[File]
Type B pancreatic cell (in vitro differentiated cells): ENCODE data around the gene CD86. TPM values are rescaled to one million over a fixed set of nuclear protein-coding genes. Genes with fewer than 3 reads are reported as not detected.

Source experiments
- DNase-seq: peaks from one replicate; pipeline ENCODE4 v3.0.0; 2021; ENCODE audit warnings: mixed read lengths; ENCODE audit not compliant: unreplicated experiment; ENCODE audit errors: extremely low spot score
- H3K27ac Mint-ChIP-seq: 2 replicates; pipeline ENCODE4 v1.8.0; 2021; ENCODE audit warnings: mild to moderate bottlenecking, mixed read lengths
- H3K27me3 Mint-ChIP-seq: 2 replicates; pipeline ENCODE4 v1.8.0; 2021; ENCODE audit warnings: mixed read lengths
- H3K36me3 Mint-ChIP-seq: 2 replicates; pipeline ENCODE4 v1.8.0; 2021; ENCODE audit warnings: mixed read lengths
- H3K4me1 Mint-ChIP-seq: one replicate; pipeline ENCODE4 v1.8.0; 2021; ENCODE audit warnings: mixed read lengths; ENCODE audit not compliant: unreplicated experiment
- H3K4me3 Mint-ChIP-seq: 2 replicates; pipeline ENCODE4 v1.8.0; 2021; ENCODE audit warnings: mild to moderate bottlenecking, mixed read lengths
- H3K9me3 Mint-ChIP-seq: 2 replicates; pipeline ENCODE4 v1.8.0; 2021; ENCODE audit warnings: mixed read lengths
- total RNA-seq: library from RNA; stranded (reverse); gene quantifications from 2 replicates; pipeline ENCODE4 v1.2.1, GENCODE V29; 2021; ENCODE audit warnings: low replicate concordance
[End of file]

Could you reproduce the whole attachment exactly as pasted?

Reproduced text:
Type B pancreatic cell (in vitro differentiated cells): ENCODE data around the gene CD86. TPM values are rescaled to one million over a fixed set of nuclear protein-coding genes. Genes with fewer than 3 reads are reported as not detected.

Source experiments
- DNase-seq: peaks from one replicate; pipeline ENCODE4 v3.0.0; 2021; ENCODE audit warnings: mixed read lengths; ENCODE audit not compliant: unreplicated experiment; ENCODE audit errors: extremely low spot score
- H3K27ac Mint-ChIP-seq: 2 replicates; pipeline ENCODE4 v1.8.0; 2021; ENCODE audit warnings: mild to moderate bottlenecking, mixed read lengths
- H3K27me3 Mint-ChIP-seq: 2 replicates; pipeline ENCODE4 v1.8.0; 2021; ENCODE audit warnings: mixed read lengths
- H3K36me3 Mint-ChIP-seq: 2 replicates; pipeline ENCODE4 v1.8.0; 2021; ENCODE audit warnings: mixed read lengths
- H3K4me1 Mint-ChIP-seq: one replicate; pipeline ENCODE4 v1.8.0; 2021; ENCODE audit warnings: mixed read lengths; ENCODE audit not compliant: unreplicated experiment
- H3K4me3 Mint-ChIP-seq: 2 replicates; pipeline ENCODE4 v1.8.0; 2021; ENCODE audit warnings: mild to moderate bottlenecking, mixed read lengths
- H3K9me3 Mint-ChIP-seq: 2 replicates; pipeline ENCODE4 v1.8.0; 2021; ENCODE audit warnings: mixed read lengths
- total RNA-seq: library from RNA; stranded (reverse); gene quantifications from 2 replicates; pipeline ENCODE4 v1.2.1, GENCODE V29; 2021; ENCODE audit warnings: low replicate concordance